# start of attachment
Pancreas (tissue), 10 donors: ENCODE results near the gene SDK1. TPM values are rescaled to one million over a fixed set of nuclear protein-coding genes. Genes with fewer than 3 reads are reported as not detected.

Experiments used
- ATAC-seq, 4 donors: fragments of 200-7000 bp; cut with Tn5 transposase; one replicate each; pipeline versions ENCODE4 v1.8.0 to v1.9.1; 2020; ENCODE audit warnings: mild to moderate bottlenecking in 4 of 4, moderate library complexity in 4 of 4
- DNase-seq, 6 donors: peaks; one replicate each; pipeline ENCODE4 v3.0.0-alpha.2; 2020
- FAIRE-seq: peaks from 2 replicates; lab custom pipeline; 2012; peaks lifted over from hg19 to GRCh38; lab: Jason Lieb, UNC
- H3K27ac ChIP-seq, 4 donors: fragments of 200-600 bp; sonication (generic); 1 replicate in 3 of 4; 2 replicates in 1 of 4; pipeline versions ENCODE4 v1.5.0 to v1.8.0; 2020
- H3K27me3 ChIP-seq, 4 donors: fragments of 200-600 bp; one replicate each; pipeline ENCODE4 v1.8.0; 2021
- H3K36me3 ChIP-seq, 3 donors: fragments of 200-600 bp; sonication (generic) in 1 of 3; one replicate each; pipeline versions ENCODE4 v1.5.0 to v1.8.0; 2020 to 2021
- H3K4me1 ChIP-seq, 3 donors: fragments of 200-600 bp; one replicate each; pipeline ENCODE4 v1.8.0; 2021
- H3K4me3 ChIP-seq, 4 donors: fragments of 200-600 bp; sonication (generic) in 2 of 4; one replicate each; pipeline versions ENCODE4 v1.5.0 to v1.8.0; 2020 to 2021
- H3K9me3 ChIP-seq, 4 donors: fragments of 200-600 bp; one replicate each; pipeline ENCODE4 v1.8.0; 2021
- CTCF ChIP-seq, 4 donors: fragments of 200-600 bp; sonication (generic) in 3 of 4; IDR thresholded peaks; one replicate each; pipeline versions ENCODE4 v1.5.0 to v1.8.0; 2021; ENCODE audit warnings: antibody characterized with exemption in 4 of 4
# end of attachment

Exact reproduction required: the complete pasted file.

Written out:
Pancreas (tissue), 10 donors: ENCODE results near the gene SDK1. TPM values are rescaled to one million over a fixed set of nuclear protein-coding genes. Genes with fewer than 3 reads are reported as not detected.

Experiments used
- ATAC-seq, 4 donors: fragments of 200-7000 bp; cut with Tn5 transposase; one replicate each; pipeline versions ENCODE4 v1.8.0 to v1.9.1; 2020; ENCODE audit warnings: mild to moderate bottlenecking in 4 of 4, moderate library complexity in 4 of 4
- DNase-seq, 6 donors: peaks; one replicate each; pipeline ENCODE4 v3.0.0-alpha.2; 2020
- FAIRE-seq: peaks from 2 replicates; lab custom pipeline; 2012; peaks lifted over from hg19 to GRCh38; lab: Jason Lieb, UNC
- H3K27ac ChIP-seq, 4 donors: fragments of 200-600 bp; sonication (generic); 1 replicate in 3 of 4; 2 replicates in 1 of 4; pipeline versions ENCODE4 v1.5.0 to v1.8.0; 2020
- H3K27me3 ChIP-seq, 4 donors: fragments of 200-600 bp; one replicate each; pipeline ENCODE4 v1.8.0; 2021
- H3K36me3 ChIP-seq, 3 donors: fragments of 200-600 bp; sonication (generic) in 1 of 3; one replicate each; pipeline versions ENCODE4 v1.5.0 to v1.8.0; 2020 to 2021
- H3K4me1 ChIP-seq, 3 donors: fragments of 200-600 bp; one replicate each; pipeline ENCODE4 v1.8.0; 2021
- H3K4me3 ChIP-seq, 4 donors: fragments of 200-600 bp; sonication (generic) in 2 of 4; one replicate each; pipeline versions ENCODE4 v1.5.0 to v1.8.0; 2020 to 2021
- H3K9me3 ChIP-seq, 4 donors: fragments of 200-600 bp; one replicate each; pipeline ENCODE4 v1.8.0; 2021
- CTCF ChIP-seq, 4 donors: fragments of 200-600 bp; sonication (generic) in 3 of 4; IDR thresholded peaks; one replicate each; pipeline versions ENCODE4 v1.5.0 to v1.8.0; 2021; ENCODE audit warnings: antibody characterized with exemption in 4 of 4